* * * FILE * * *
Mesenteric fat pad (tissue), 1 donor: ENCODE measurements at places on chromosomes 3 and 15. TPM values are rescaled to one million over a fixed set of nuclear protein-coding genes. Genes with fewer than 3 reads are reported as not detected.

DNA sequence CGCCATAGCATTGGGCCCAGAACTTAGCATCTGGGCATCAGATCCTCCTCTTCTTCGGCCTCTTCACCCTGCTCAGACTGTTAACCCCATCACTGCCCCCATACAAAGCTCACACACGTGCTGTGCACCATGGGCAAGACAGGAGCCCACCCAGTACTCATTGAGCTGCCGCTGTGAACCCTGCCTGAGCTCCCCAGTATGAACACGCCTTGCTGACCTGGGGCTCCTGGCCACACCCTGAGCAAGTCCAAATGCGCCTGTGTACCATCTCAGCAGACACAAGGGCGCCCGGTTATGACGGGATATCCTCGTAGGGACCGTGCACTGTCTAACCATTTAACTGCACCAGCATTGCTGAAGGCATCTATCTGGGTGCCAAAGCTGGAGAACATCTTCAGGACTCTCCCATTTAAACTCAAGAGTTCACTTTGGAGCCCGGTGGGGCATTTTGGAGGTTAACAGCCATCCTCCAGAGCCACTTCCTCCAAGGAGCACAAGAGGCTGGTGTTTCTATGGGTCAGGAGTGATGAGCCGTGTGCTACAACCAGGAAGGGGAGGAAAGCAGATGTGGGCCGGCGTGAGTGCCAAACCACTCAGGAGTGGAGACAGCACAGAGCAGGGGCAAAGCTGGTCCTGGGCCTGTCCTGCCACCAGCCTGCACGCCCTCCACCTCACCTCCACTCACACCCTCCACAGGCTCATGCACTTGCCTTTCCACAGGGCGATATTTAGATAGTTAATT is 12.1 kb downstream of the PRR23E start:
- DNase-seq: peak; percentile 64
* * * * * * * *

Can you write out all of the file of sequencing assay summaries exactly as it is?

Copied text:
Mesenteric fat pad (tissue), 1 donor: ENCODE measurements at places on chromosomes 3 and 15. TPM values are rescaled to one million over a fixed set of nuclear protein-coding genes. Genes with fewer than 3 reads are reported as not detected.

DNA sequence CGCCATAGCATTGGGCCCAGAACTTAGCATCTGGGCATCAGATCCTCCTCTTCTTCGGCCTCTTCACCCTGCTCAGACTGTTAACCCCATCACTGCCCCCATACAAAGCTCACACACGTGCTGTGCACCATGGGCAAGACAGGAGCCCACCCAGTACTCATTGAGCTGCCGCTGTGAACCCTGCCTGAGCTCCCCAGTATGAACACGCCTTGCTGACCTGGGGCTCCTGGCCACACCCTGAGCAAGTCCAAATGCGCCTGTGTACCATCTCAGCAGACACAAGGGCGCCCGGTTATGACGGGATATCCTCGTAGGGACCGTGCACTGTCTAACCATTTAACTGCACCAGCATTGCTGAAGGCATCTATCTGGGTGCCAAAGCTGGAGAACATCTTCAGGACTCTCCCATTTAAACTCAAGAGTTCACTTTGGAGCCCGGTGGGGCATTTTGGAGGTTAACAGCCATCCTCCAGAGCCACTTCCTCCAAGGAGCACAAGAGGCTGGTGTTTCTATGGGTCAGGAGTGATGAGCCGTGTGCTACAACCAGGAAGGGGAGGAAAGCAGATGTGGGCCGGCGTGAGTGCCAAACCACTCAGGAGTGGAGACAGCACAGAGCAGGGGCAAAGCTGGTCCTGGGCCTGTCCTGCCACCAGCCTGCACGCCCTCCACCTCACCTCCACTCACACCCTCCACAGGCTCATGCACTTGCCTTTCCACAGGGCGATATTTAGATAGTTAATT is 12.1 kb downstream of the PRR23E start:
- DNase-seq: peak; percentile 64